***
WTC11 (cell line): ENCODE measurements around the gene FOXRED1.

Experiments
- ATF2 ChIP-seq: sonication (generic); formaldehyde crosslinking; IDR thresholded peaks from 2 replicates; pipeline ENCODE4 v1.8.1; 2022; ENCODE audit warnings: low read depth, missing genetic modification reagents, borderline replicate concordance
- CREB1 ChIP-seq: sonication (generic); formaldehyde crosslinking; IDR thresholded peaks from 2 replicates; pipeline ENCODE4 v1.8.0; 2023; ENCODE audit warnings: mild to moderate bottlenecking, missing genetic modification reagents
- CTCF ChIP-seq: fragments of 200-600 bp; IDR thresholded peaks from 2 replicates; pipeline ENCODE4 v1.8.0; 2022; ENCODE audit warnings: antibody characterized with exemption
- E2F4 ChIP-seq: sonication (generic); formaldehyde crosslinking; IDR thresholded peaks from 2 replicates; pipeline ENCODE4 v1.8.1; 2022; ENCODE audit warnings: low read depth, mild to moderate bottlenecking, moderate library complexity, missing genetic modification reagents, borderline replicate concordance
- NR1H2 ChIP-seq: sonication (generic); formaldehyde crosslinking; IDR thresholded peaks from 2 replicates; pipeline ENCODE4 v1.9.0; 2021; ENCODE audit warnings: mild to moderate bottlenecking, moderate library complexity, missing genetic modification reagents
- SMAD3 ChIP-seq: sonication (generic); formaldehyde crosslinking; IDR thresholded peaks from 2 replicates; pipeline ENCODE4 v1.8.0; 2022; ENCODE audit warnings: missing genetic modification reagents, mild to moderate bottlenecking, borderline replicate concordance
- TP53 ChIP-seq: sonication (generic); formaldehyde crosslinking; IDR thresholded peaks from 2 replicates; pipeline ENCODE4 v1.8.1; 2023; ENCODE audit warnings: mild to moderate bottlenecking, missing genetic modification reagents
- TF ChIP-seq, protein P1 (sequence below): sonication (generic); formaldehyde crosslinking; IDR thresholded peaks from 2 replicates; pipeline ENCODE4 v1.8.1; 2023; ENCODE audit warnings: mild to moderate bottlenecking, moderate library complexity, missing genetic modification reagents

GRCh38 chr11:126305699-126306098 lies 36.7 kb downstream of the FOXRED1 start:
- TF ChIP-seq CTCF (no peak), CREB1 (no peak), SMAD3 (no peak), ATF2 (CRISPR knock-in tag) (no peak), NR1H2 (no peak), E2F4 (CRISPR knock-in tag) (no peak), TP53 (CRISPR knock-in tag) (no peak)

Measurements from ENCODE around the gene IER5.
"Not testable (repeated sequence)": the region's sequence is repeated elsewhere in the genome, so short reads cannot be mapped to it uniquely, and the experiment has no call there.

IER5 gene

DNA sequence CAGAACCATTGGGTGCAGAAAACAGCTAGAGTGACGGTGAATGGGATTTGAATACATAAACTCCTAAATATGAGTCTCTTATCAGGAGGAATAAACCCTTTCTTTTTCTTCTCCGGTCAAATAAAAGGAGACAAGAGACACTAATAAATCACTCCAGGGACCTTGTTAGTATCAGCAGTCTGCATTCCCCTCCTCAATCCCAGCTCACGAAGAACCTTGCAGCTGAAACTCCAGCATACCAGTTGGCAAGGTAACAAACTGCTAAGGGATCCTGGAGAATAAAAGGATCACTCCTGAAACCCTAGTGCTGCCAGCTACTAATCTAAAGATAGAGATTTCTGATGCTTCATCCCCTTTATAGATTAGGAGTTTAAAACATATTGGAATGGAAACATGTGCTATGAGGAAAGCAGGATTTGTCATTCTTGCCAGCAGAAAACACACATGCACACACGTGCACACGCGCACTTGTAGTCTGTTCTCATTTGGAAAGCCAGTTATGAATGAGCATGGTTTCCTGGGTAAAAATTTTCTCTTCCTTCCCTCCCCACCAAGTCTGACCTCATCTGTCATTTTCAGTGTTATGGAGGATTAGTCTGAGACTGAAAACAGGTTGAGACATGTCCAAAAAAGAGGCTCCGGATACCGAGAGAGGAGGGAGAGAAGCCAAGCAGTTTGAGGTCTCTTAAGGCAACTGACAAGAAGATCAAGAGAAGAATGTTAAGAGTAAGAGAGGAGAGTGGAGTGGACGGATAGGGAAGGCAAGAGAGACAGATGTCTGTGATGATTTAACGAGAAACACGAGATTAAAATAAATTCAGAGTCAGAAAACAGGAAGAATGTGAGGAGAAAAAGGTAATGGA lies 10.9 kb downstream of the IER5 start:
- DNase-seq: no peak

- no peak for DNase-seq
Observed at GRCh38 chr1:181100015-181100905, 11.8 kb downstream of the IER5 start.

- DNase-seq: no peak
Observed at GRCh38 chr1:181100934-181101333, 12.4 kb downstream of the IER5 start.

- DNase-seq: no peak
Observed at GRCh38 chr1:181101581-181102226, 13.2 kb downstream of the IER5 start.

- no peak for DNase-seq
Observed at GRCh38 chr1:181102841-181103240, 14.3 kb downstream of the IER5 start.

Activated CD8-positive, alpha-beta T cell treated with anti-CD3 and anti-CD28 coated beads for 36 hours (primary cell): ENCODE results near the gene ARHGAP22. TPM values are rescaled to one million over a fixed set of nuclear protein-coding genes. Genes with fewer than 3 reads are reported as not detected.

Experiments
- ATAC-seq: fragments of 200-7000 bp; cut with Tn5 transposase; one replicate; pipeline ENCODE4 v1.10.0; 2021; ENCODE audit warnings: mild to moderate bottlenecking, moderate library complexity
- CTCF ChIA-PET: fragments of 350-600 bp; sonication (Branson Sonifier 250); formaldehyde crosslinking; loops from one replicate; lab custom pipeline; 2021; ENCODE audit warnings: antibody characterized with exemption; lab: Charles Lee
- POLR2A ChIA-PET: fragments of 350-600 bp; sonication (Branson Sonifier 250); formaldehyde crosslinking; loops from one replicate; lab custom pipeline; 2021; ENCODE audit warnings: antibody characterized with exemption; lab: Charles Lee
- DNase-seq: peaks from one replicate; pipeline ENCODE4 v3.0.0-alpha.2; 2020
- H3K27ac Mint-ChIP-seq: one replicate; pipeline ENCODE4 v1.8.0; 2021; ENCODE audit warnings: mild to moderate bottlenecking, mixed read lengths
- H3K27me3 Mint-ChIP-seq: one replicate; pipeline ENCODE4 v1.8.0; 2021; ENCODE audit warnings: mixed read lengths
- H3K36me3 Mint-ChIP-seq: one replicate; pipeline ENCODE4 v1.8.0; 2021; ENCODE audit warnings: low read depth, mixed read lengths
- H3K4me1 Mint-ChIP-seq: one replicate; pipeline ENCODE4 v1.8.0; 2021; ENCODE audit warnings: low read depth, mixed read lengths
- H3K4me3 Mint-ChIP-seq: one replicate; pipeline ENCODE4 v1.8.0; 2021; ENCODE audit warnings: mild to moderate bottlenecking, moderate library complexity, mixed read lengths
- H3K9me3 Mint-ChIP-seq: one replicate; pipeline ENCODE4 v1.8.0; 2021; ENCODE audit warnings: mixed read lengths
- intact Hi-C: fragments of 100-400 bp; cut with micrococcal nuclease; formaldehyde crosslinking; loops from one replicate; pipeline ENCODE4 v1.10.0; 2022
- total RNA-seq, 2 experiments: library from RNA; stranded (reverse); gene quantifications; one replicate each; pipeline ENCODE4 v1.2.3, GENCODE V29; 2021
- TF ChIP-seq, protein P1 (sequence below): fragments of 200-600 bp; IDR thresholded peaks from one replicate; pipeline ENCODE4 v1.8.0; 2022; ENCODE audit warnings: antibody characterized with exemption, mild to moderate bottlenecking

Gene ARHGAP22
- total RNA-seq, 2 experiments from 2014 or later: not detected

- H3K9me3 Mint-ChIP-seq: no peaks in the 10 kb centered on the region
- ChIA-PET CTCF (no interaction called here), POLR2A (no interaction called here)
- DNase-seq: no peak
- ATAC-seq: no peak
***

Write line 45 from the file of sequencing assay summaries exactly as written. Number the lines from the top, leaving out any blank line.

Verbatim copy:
- DNase-seq: no peak